Many, many books later, it began to dawn on me that books were the conscious, choice-making work of authors. I started to fathom that a writer employed tools, framed a composition, shaped its architecture. Deeper yet, that writing had a voice, that it was animated by a current.

When I was twelve years old, I was swimming in the ocean and was tugged out by a small rip current that took me, amidst slamming waves, against the supports of a public pier. I screamed for help at the people looking down at me; no one seemed to react. I was terrified that I would die, while enraged that no one cared. In my agitation, I didn’t know that someone had called a lifeguard, who quickly rescued me.

A Pin That Poked Deeply
Months later, for a class assignment, I wrote an essay in which I described in detail my fear, fury and despair. My teacher later read the story aloud, saying it was a vivid slice of life. At the end of the year, the school handed out student awards, and I was given a little cloisonné pin that said “Best Writer.” I knew before then that writing had an unusual power over me, but the commendation told me that language, even my language, could hold sway over others as well.

I read broadly, though wrote only sporadically.

When I was fifteen, my parents granted me the indulgence of letting a friend paint, in a nice cursive script, the final page of Hesse’s Siddhartha on the wall, floor to ceiling, facing my bed. I thought that constantly reading those mindful words would prompt some spiritual renaissance. My other teenage absorptions checked that vow, but my interest in the power of words increased all the more.

Hesse said in an essay: “…I want to dream myself into priests and wanderers, female cooks and murderers, children and animals, and, more than anything else, birds and trees…” To me, he’s talking about the force of imagination, the authority of an authentic voice.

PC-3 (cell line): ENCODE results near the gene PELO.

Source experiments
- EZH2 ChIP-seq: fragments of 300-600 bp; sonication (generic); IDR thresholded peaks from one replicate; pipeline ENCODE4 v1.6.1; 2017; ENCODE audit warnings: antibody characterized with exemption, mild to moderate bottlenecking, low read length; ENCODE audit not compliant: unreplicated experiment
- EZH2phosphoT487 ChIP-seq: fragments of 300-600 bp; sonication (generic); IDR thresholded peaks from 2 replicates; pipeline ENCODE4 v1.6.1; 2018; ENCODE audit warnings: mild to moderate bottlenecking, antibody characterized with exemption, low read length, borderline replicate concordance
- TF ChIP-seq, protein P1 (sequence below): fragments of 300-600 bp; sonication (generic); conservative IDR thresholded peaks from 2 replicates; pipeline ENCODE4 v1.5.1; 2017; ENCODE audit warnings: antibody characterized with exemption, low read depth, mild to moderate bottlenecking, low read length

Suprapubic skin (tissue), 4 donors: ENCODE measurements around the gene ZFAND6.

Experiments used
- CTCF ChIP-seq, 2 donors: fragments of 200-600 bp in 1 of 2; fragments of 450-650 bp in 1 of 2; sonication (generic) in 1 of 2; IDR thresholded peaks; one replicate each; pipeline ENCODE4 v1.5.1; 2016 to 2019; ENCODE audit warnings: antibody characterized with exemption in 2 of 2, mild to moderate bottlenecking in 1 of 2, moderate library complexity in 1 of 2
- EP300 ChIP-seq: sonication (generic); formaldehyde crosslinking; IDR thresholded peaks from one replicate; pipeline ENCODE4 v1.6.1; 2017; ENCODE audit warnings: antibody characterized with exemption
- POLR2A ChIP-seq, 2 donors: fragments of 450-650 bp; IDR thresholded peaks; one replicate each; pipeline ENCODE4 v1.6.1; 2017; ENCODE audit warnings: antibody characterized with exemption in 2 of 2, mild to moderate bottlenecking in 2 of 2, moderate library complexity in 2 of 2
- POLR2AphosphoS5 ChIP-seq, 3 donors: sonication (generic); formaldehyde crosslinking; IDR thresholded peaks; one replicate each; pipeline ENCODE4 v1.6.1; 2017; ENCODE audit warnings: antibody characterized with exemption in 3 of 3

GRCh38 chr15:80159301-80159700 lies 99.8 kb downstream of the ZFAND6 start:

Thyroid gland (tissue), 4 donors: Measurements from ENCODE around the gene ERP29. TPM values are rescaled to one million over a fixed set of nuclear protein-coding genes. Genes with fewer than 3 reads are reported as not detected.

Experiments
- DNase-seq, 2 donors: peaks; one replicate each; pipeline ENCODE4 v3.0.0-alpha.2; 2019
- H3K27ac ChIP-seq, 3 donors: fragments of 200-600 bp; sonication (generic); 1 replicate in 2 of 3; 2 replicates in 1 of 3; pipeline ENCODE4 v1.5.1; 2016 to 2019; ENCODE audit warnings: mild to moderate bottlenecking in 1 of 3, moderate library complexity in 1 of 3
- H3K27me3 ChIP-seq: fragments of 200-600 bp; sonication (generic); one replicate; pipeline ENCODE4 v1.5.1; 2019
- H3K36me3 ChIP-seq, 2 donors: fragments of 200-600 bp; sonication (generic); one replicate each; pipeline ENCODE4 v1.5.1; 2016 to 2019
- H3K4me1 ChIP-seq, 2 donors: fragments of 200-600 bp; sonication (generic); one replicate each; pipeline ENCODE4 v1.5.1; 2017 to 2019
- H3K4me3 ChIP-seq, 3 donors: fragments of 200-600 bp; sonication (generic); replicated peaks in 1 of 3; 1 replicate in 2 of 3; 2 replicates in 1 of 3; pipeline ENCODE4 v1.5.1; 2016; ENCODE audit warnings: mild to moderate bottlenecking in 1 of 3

More and more, I came to see that the world of imagination is the biggest world there is, and that a writer can write to see the unexpected, to know the hidden, to do as Asimov suggested and “think through his fingers.” And that words can be so sensual you want to lick them.

Once Upon A Time…
I saw evidence everywhere that people were storytellers. They have been storytellers for ages, whether the words were inscribed on resistant stone, delivered in a lilting voice or caught in an electronic dance. I knew I wanted to be a storyteller too. However, I was still striking the anvil of ideas with brute blows, yet to learn the deft stitchings and tight knots in narrative’s fabric. But I wasn’t discouraged enough not to write. I tried poems, short stories, personal essays….

Twenty years ago, the San Francisco Chronicle accepted my article on my 15-year correspondence with the Jack Daniel’s Distillery, publishing it in the beloved Sunday Punch section. I bought 10 copies, and sat on a bench in Golden Gate Park just staring at my byline, not even reading the article. Still not literature, not the stuff of Lear’s stormy fulminations, of Conrad’s lurid Congo, of Twain’s beckoning twang, but for me, word magic.

I finally realized that I couldn’t wait for inspiration, a muse whose answering machine is all I got when I called. So, since then, a handful of published stories, a basketful of essays and articles, a finished novel that sleeps soundly, another in s-l-o-w progress.

I write because language is a bright bird, uncatchable, but worth every attempt.

[Note: the first paragraph of this piece is swiped from an essay I published a while back, and the rest is from an essay that won second place in an online contest (and destined to be published as one of an ebook collection), but the site was swallowed by evildoers. I wanted to give it some air…]